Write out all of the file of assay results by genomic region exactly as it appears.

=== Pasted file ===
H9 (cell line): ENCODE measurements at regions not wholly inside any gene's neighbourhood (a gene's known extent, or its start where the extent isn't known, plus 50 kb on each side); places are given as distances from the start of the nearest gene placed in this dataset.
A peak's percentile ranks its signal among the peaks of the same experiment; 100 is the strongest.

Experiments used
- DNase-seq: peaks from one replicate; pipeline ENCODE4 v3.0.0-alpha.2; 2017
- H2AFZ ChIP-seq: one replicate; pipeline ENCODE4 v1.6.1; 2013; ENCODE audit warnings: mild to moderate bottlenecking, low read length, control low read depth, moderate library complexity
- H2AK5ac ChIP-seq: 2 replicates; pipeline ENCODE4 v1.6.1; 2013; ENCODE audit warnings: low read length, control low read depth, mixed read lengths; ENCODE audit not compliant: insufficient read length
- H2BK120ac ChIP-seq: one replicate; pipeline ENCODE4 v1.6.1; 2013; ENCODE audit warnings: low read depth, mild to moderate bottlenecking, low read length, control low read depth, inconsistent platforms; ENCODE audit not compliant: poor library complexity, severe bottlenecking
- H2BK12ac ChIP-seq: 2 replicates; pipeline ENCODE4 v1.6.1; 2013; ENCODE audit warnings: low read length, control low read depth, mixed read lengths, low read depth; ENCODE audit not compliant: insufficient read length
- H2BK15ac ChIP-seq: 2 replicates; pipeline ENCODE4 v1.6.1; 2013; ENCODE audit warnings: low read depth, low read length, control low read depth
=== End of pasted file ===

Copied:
H9 (cell line): ENCODE measurements at regions not wholly inside any gene's neighbourhood (a gene's known extent, or its start where the extent isn't known, plus 50 kb on each side); places are given as distances from the start of the nearest gene placed in this dataset.
A peak's percentile ranks its signal among the peaks of the same experiment; 100 is the strongest.

Experiments used
- DNase-seq: peaks from one replicate; pipeline ENCODE4 v3.0.0-alpha.2; 2017
- H2AFZ ChIP-seq: one replicate; pipeline ENCODE4 v1.6.1; 2013; ENCODE audit warnings: mild to moderate bottlenecking, low read length, control low read depth, moderate library complexity
- H2AK5ac ChIP-seq: 2 replicates; pipeline ENCODE4 v1.6.1; 2013; ENCODE audit warnings: low read length, control low read depth, mixed read lengths; ENCODE audit not compliant: insufficient read length
- H2BK120ac ChIP-seq: one replicate; pipeline ENCODE4 v1.6.1; 2013; ENCODE audit warnings: low read depth, mild to moderate bottlenecking, low read length, control low read depth, inconsistent platforms; ENCODE audit not compliant: poor library complexity, severe bottlenecking
- H2BK12ac ChIP-seq: 2 replicates; pipeline ENCODE4 v1.6.1; 2013; ENCODE audit warnings: low read length, control low read depth, mixed read lengths, low read depth; ENCODE audit not compliant: insufficient read length
- H2BK15ac ChIP-seq: 2 replicates; pipeline ENCODE4 v1.6.1; 2013; ENCODE audit warnings: low read depth, low read length, control low read depth